Researchers unveil ToddyCat’s new set of tools for data exfiltration

The advanced persistent threat (APT) actor known as ToddyCat has been linked to a new set of malicious tools designed for data ......

by Vikash Kumawat
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The advanced persistent threat (APT) actor known as ToddyCat has been linked to a new set of malicious tools designed for data exfiltration, providing deep insight into the tactics and capabilities of hacking crews.

The findings come from Kaspersky, which first highlighted the rival last year, linking it to attacks against high-profile entities in Europe and Asia for nearly three years.

While the group’s arsenal prominently includes the Ninja Trojan and a backdoor called Samurai, further investigation revealed a whole range of malicious software developed and maintained by the actor to gain persistence, perform file operations, and load additional payloads at runtime.

This comprises a collection of loaders that comes with capabilities to launch the Ninja Trojan as a second stage, a tool called LoFiSe to find and collect files of interest, a DropBox uploader to save stolen data to Dropbox, and Pcexter to exfiltrate archive files to Microsoft OneDrive.

ToddyCat has also been observed utilizing custom scripts for data collection, a passive backdoor that receives commands with UDP packets, Cobalt Strike for post-exploitation, and compromised domain admin credentials to facilitate lateral movement to pursue its espionage activities.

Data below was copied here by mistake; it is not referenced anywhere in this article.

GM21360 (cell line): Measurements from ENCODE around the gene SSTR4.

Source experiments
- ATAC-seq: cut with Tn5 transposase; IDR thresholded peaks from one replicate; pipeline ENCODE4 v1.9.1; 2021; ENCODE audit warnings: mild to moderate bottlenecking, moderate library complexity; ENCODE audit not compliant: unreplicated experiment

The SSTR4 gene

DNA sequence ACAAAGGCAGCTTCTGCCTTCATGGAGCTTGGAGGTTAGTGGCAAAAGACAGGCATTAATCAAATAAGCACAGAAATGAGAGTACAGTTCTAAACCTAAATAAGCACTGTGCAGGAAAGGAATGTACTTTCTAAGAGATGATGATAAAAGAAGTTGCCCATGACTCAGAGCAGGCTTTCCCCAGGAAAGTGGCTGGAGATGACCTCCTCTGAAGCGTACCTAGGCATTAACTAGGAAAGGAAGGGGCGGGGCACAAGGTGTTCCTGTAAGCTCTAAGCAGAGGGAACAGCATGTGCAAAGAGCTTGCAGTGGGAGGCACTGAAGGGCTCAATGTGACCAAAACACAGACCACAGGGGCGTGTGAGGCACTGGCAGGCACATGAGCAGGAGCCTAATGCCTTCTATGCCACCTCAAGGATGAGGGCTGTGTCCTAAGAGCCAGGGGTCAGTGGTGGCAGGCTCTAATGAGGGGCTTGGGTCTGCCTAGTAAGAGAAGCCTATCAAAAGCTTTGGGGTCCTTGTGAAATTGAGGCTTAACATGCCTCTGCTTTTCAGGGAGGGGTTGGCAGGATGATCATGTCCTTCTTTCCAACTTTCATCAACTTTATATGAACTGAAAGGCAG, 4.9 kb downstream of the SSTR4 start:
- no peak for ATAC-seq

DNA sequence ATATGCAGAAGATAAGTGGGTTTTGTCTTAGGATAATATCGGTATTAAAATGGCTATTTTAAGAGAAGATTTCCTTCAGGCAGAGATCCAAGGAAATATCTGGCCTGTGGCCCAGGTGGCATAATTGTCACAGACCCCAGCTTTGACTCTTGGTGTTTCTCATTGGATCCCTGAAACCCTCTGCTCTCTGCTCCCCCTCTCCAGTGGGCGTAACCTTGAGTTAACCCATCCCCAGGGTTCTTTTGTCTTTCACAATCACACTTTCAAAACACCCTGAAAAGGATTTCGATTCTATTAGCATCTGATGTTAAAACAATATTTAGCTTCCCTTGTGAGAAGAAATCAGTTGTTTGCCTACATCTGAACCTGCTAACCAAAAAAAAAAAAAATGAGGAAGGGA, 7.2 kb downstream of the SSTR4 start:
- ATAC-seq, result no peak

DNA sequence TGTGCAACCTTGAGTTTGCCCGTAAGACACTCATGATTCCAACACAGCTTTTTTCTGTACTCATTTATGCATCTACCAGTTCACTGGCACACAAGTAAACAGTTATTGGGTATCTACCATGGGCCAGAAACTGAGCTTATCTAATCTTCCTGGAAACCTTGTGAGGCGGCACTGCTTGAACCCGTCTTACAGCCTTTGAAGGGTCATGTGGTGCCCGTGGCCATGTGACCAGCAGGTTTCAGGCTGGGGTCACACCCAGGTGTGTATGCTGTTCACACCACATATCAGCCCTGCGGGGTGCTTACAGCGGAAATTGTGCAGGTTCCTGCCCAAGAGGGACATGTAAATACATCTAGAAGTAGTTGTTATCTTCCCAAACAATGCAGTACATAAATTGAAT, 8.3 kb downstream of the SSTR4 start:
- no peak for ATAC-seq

“We saw script variants that were designed solely to collect data and copy files to specific folders, but without including them in compressed archives,” Kaspersky said.

“In these cases, the actor executed the script on the remote host using standard remote task execution techniques. The collected files were manually transferred to the exfiltration host using the xcopy utility and finally compressed using the 7z binary.”

The disclosure comes as Check Point revealed that government and telecom entities in Asia have been targeted as part of an ongoing campaign since 2021 using a wide variety of “disposable” malware to evade detection and deliver next-stage malware.

The activity, according to the cybersecurity firm, relies on infrastructure that overlaps with that used by ToddyCat.

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